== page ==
Joseph Corfe (arr.)
(1740 - 1820)

Corfe (arr.) : The Lass of Patie's Mill : illustration

The Lass of Patie's Mill
(S.A.T.B. + reduction)
Full score (PDF), €0.20 for a single copy   Buy this item
Choir offer (PDF), €1.00 for 12 copies   Buy this item
Printable cover page (PDF), €0.00 for unlimited copies   Download this item

If you have any problem obtaining a PDF, please see our help page. If that does not resolve the issue, please click here.

Click on the illustration to display a larger version
Page 1 of 2
For licensing/copyright information please click here
Corfe, organist of Salisbury Cathedral, 1792 - 1804, issued two sets of "Twelve glees.... composed from ancient Scotch melodies" in the early 1790s, to satisfy two contemporary enthusiasms: that for mixed sex social music, and that for all things North-British. The current arrangement comes from the first set.

These glees were selected from a repertoire of well-known Scottish songs that had been anthologised in the previous seventy years. Corfe appears to have been particularly indebted for source material to James Johnson's "Scots Musical Museum", Edinburgh 1787, which included texts edited and improved by Robert Burns. Verses that are not underlaid were not included by Corfe, and have been imported from external sources (most especially the aforementioned "Scots Musical Museum").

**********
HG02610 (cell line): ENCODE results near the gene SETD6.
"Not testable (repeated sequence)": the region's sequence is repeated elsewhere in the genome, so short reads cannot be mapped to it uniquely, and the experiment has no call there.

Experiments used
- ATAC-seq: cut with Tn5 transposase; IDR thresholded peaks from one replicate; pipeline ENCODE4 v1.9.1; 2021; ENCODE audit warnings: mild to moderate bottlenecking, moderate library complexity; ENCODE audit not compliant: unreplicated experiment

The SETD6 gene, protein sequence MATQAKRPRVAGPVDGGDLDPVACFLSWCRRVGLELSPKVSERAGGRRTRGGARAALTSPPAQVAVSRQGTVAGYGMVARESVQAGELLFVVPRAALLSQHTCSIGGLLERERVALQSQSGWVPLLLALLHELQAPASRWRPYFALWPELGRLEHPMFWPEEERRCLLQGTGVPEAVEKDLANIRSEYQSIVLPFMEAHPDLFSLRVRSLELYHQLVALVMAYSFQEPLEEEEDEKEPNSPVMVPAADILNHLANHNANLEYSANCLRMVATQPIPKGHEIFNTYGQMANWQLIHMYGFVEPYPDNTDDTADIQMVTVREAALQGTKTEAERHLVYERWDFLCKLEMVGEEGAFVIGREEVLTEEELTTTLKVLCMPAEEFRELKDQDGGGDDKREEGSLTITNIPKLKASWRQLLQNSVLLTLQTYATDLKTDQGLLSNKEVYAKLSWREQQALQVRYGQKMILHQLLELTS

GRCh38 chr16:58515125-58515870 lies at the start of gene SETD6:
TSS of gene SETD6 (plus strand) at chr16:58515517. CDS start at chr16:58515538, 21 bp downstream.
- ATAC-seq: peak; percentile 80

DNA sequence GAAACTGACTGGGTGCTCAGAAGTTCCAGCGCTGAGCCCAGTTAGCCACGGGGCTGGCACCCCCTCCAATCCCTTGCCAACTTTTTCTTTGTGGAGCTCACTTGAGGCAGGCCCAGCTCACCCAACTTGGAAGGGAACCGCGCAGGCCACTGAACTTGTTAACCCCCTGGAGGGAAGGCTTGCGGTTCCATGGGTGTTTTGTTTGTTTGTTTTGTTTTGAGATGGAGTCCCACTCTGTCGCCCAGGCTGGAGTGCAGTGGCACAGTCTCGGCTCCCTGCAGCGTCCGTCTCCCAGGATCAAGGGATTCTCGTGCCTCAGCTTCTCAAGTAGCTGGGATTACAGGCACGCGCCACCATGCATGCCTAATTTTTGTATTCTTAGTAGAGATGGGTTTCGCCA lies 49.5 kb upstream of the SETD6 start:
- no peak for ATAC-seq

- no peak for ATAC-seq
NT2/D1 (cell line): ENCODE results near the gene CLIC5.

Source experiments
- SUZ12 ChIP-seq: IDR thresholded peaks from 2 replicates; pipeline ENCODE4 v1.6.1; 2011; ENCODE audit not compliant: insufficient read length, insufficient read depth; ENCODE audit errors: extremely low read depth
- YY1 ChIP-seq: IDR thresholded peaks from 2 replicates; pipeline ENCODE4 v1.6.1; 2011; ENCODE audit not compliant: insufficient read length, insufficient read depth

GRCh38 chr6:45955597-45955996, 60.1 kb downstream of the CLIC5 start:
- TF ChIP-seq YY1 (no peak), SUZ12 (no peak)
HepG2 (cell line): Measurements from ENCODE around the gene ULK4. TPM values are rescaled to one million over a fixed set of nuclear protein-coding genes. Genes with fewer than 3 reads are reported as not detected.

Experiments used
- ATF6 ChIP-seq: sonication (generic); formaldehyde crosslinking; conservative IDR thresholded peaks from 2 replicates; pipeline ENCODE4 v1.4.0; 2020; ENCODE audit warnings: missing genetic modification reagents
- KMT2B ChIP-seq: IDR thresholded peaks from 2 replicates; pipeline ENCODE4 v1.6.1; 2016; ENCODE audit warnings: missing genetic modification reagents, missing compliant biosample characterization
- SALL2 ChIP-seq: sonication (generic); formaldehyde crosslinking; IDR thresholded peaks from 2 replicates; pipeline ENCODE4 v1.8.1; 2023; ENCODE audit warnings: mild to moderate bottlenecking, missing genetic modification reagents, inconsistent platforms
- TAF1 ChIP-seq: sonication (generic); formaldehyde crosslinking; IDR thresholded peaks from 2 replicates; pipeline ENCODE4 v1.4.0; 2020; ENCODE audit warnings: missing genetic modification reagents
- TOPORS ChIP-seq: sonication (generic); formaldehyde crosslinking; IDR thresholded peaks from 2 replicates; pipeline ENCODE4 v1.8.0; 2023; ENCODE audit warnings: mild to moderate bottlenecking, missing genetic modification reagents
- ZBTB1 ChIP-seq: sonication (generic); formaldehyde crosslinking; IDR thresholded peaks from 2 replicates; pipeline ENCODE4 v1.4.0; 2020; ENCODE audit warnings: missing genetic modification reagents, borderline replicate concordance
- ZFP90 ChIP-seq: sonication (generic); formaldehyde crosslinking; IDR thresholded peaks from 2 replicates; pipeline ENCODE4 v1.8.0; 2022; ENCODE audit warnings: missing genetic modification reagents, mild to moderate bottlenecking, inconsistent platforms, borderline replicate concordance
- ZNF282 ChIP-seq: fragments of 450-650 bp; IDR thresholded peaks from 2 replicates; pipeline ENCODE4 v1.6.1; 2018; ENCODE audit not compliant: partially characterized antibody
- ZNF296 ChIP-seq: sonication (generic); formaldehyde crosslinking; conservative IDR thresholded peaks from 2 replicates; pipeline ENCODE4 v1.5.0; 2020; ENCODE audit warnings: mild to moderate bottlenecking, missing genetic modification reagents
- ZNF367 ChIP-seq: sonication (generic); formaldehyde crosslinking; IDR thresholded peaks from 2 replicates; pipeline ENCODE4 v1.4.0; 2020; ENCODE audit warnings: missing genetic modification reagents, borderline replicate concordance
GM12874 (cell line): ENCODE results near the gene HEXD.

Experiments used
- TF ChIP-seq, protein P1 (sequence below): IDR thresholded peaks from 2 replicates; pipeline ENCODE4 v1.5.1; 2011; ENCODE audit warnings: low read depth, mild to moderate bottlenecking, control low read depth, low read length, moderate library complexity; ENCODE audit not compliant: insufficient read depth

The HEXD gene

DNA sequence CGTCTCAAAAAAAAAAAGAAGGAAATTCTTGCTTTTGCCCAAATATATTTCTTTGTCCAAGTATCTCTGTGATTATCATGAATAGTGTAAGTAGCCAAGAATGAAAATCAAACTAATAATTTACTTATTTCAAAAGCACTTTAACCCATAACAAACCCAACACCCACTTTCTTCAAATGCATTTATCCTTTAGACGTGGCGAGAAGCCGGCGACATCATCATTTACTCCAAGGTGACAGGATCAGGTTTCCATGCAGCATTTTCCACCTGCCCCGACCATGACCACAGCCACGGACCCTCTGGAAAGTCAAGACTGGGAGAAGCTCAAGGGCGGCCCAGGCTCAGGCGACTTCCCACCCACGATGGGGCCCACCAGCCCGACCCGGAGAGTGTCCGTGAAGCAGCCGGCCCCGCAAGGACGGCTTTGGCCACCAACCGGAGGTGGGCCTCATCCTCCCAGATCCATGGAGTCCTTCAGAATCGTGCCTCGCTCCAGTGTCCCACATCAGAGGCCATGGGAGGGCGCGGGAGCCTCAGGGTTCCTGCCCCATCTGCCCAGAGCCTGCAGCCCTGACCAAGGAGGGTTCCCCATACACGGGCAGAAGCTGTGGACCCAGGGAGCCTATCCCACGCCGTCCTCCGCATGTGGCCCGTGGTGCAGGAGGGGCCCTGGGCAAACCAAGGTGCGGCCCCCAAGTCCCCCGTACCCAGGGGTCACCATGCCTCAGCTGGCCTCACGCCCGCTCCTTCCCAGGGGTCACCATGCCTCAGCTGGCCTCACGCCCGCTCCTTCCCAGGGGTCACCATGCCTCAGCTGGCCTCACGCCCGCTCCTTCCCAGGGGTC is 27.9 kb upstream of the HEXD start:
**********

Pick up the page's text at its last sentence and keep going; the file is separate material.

Lyrics: Anon

The lass of Patie's mill,
So bonny blithe and gay;
In spite of all my skill,
She stole my heart away.
When tedding of the hay,
Bare-headed on the green,
Love 'midst her locks did play,
And wantoned in her een.

Her arms, white round and smooth,
Breasts rising in their dawn;
To age it would give youth,
To press them with his hand.
Through all my spirits ran
An ecstasy of bliss,
When I such sweetness sand
Wrapped in a balmy kiss.

Without the help of art,
Like flow'rs which grace the wild,
She did her sweets impart
Whene'er she spoke or smiled.
Her looks, they were so mild,
Free from affected pride,
She me to love beguiled:
I wished her for my bride.

O, had I all that wealth
Hopetoun's high mountains fill,
Insured long life and health,
And pleasure at my will;
I'd promise and fulfil
That none but bonny she,
The lass of Patie's mill,
Should share the same with me.